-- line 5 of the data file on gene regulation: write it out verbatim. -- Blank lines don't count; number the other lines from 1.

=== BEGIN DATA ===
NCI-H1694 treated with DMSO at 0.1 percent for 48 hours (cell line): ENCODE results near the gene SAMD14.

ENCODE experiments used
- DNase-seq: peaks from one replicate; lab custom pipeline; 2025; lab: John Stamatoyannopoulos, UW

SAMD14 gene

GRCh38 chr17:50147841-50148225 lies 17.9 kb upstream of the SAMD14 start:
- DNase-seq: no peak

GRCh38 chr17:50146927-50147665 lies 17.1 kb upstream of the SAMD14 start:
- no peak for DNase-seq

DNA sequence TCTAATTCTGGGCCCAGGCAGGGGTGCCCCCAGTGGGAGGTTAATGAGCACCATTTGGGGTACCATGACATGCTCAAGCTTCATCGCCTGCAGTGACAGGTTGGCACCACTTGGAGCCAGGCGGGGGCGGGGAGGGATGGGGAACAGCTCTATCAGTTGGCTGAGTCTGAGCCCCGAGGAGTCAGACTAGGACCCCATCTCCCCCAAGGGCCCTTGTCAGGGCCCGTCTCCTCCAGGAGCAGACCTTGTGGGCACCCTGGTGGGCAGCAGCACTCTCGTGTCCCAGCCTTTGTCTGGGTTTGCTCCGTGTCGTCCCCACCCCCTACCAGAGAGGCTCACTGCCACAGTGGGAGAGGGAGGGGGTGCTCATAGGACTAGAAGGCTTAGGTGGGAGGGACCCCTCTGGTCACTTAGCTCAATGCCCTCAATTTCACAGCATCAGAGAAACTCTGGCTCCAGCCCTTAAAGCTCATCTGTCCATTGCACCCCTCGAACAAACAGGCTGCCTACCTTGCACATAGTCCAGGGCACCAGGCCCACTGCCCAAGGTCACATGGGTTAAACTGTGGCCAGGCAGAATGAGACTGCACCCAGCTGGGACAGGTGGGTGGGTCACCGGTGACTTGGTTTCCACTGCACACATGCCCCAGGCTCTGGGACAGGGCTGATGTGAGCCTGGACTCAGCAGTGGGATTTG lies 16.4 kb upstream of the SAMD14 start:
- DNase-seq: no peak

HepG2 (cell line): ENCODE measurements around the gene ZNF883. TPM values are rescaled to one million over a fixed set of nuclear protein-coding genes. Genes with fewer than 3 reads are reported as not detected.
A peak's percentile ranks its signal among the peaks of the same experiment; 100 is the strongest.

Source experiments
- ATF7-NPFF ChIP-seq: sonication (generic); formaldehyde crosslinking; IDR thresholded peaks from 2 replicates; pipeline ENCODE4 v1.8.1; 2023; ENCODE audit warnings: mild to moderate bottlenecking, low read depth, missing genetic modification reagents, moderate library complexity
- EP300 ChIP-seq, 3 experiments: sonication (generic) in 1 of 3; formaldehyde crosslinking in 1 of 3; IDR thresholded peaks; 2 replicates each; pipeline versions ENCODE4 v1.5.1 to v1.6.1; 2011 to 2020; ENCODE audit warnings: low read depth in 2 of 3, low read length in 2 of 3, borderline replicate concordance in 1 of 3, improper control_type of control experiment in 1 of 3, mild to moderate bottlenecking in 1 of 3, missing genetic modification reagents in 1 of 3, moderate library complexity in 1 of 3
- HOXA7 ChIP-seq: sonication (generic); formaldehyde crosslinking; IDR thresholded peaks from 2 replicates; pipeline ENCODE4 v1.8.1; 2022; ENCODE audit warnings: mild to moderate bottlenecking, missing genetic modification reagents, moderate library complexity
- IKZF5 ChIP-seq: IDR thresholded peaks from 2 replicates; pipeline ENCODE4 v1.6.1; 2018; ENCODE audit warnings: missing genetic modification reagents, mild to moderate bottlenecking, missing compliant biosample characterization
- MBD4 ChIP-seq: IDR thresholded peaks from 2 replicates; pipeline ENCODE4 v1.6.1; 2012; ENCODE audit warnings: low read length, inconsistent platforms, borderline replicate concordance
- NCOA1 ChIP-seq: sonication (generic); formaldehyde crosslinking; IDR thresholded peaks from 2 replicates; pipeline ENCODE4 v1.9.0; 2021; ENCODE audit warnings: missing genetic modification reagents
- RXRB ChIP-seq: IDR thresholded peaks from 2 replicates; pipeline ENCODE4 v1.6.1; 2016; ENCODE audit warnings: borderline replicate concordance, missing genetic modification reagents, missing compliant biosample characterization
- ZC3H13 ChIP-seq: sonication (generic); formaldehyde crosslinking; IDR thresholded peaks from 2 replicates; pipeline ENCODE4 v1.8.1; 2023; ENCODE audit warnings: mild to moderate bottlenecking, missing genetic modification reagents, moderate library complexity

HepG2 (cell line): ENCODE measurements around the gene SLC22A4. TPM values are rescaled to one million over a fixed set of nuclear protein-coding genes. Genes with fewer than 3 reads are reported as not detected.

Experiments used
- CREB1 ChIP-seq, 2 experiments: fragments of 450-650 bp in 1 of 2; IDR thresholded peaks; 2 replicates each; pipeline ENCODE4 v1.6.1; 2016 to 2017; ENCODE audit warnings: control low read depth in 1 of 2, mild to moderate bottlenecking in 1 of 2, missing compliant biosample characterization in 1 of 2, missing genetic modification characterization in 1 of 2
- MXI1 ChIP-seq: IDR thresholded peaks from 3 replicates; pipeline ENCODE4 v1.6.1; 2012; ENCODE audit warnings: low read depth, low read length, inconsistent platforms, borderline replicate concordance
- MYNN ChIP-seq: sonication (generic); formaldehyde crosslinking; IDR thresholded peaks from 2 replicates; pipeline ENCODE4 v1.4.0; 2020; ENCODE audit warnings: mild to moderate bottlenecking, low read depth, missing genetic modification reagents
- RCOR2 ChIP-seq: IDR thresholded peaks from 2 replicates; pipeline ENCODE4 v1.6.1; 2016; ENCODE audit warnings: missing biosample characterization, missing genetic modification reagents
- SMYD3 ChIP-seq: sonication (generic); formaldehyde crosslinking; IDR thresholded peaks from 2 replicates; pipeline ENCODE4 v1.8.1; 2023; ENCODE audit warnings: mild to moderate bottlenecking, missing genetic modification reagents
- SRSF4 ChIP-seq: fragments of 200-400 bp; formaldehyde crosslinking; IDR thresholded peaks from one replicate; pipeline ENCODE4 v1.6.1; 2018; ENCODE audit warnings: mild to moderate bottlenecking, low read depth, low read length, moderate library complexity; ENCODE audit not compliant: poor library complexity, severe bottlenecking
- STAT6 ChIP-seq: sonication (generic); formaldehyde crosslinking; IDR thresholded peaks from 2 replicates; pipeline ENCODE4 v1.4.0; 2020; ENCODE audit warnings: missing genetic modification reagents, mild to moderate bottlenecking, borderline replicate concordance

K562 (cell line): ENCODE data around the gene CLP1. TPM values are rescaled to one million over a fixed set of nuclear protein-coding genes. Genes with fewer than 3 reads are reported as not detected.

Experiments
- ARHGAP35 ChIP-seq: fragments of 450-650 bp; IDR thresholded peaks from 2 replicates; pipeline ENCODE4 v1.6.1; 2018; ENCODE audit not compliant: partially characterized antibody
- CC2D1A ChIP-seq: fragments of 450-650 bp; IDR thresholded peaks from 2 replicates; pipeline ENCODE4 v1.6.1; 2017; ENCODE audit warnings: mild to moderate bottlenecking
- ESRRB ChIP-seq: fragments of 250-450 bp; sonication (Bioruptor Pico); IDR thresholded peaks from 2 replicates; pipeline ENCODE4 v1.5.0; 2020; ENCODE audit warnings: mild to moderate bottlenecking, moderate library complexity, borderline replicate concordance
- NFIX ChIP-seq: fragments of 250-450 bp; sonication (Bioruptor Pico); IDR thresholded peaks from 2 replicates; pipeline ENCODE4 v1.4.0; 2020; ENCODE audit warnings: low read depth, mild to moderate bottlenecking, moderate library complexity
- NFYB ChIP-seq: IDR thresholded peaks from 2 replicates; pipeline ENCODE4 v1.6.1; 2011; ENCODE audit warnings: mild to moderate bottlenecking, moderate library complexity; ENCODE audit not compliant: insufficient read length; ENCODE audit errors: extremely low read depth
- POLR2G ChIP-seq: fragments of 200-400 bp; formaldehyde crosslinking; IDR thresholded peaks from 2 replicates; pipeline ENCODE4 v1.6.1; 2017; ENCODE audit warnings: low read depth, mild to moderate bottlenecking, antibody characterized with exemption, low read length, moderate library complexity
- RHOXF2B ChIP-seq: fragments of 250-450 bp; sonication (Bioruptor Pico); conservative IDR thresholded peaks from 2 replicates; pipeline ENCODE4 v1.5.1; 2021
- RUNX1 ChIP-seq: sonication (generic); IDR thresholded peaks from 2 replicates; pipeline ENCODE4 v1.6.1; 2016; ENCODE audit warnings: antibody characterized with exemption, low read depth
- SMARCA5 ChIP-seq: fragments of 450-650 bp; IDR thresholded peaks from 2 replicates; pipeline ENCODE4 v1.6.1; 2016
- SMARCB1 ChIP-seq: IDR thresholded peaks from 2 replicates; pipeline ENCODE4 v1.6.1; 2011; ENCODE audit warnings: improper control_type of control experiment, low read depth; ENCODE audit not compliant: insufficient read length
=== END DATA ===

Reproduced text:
GRCh38 chr17:50147841-50148225 lies 17.9 kb upstream of the SAMD14 start: